I spend a lot of time in the terminal. A lot of time.
Over the years I have moved to doing almost all of my development in the terminal. With the help of tmux and tmuxinator I have come up with a customizable, reproducible way to spin up a development environment with a lot less effort. I believe that these tools can help anyone that uses the terminal be more productive and, more importantly, happier.
What is tmux?
First came Screen. Screen allows for terminal multiplexing that is disconnected from the user’s session, useful for unreliable network connections as the running commands will not be terminated if the session is ended. You can also reattach to the screen session after logging back into the server.
I used Screen for a little while until I learned about tmux. The tmux project is a successor to screen that allows for easier configuration while containing most of the major features of Screen.
tmux in Action
The configuration of tmux is what originally brought me to make the switch. Out of the box the controls felt more intuitive and once the default leader key combination is switched from CTRL-b to something more sensible (CTRL-s or CTRL-a) it is a joy to use.
Spinning up a tmux session and having the ability to split screens for editing, running commands, tailing logs and more at the touch of a couple of keys was immensely empowering and changed the way that I used the terminal substantially. With the added ability to ssh into a server and reattach to the session it was an amazing experience.
Now, spinning up a tmux session from scratch every time I wanted to work on something was fine if I was working on a remote server doing patches or troubleshooting an issue, but when developing locally it was starting to get a little tiresome. I had moved to using Vim (now Neovim) in the terminal for all of my editing and at the time I was developing a couple of Rails projects. Going through the process of starting tmux, opening panes and windows and spinning up the processes I used frequently in their respective places was getting to be too much.
Tmuxinator is a ruby gem that elevates using tmux for project development from a good experience to a fantastic experience. This gem allows for project specific YAML files to be created that not only allow for the configuration of the tmux windows and panes but also allow commands to be run in them on start up and shut down.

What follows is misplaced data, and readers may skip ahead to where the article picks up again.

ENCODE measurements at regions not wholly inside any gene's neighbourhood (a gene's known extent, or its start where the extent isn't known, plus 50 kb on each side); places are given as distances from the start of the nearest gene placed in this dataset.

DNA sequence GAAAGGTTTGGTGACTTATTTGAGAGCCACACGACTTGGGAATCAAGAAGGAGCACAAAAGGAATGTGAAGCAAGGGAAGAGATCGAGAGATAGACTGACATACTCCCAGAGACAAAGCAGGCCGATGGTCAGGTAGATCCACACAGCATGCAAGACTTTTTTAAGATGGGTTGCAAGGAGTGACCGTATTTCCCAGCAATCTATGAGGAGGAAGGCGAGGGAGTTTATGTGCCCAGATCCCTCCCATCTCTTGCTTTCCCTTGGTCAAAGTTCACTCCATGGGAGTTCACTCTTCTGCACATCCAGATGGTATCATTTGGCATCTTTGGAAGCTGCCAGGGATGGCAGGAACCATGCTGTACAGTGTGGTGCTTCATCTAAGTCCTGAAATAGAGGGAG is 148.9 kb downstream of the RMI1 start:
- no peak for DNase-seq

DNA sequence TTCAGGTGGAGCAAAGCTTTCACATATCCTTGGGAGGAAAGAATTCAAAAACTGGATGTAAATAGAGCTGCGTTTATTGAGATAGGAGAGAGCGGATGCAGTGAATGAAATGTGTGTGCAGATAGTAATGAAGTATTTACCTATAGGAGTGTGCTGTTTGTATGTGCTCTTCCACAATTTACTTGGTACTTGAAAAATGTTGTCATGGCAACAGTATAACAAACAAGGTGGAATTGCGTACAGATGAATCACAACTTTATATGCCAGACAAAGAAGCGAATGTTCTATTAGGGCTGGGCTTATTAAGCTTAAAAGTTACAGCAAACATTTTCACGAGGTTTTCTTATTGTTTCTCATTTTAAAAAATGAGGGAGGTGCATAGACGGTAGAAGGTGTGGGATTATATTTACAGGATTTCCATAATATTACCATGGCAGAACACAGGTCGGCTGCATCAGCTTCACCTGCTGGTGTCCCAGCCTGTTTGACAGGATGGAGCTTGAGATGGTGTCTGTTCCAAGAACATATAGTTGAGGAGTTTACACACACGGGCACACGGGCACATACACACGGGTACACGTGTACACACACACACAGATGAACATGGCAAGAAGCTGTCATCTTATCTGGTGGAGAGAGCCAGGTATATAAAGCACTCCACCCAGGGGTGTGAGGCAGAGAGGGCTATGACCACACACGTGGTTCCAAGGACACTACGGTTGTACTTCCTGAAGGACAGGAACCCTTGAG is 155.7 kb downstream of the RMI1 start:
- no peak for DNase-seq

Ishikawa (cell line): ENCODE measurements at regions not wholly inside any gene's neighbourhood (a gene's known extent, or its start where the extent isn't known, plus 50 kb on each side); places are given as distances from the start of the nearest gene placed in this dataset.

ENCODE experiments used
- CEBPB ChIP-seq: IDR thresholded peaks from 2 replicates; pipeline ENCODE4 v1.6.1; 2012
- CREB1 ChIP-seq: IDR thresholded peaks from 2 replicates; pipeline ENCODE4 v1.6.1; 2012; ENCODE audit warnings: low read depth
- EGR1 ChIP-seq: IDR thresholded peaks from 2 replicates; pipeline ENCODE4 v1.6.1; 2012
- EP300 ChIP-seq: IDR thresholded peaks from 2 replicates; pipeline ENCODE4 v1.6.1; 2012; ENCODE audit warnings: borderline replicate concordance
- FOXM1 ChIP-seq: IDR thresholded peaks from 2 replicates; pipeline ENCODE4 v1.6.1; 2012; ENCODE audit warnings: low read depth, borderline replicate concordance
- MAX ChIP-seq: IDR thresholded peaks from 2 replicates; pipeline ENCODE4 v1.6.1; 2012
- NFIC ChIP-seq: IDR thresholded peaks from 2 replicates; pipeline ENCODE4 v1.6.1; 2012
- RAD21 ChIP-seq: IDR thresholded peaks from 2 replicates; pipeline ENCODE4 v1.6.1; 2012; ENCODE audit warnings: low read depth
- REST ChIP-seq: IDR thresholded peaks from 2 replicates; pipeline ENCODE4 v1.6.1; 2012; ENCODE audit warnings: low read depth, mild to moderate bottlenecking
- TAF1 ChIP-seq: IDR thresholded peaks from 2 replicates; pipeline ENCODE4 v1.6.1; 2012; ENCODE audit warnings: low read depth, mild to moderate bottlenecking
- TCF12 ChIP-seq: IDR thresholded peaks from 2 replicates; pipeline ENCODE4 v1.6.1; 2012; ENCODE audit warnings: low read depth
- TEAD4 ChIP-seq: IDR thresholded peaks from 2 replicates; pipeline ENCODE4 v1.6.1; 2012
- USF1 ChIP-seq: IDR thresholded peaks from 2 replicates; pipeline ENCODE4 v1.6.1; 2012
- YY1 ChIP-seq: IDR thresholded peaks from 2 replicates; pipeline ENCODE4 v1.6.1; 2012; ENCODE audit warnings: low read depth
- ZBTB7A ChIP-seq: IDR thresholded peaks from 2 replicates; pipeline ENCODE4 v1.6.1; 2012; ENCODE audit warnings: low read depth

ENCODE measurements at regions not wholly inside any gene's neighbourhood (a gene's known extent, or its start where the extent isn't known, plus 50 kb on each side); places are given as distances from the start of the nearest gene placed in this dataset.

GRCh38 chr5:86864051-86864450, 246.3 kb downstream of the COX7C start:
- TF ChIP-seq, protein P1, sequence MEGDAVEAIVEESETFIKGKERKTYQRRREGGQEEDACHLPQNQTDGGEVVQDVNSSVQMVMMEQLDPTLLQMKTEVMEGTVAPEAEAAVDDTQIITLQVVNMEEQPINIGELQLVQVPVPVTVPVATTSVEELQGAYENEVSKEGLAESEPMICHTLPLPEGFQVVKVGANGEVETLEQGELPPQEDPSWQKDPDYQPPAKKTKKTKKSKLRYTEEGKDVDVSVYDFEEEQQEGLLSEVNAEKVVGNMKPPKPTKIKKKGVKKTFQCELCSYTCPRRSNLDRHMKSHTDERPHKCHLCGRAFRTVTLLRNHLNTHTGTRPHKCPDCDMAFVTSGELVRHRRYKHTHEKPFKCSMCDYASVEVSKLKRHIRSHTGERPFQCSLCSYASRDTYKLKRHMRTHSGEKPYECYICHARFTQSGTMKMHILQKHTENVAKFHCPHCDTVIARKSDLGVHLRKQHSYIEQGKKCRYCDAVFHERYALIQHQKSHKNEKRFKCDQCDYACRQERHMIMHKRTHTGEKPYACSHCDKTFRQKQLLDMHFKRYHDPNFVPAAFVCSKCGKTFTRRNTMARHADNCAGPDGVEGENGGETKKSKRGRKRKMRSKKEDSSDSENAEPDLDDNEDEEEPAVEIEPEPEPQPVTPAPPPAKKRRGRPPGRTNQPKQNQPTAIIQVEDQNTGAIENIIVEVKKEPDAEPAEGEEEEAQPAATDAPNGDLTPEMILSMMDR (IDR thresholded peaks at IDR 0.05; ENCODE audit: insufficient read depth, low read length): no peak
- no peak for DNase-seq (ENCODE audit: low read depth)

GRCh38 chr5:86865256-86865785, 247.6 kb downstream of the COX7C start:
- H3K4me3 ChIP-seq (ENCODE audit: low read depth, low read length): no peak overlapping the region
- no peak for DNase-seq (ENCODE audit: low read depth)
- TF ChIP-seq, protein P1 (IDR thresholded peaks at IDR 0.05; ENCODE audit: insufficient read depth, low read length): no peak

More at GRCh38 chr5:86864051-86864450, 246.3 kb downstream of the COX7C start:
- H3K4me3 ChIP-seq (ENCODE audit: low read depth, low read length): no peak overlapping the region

There are many configuration options available when using tmuxinator to generate a new project file. An example file can be seen in this section of the documentation. If you happen to run into issues with rbenv you can set a specific version to use with the “pre_window:” setting.
Here is a sample config for how I like to set up the tmux session for a rails project:
tmux_options: -f ~/.config/tmux/tmux.conf
- editor: nvim
- guard: bundle exec guard
- console: bundle exec rails console
- server: bundle exec foreman start -f Procfile.local
- logs: tail -f log/development.log
As you can see from the configuration above I keep the setup pretty simple. With one command my editor, a scratch window for running commands and git interaction, guard, the rails console, foreman and a window tailing the development log all spring into action. As I am working I can easily create more windows and split those windows into panes if I need to and those will stay active until I either close them or end the tmux session.
Starting up the session above is as easy as entering
mux sp. This command launches the tmux session and sets everything up according to the config for the project. If you are disconnected from the session this same command will reattach to a session if it is running.
Every time I start a new project I set up a tmuxinator configuration file now. Over the life of the project I usually end up editing that config, adding and removing windows, panes and commands until everything that I need is available and accessible with the use of one command. I find that it increases my comfort and productivity. I urge anyone that is currently developing mostly in the terminal to give this combination a try. It may not be for everyone, but you might just find that you enjoy it as much as I do.
My tmux.conf file.
My current terminal emulator is iTerm2 on OSX.
I have recently been enjoying the Nord color scheme in all of the applications that I use in the terminal. The theme has been ported to Neovim and tmux.
In order for the Neovim and tmux status lines to display properly a patched font that includes glyphs needs to be used. I personally use the Iosevka font from Nerd Fonts.
Loved the article? Hated it? Didn’t even read it?
We’d love to hear from you.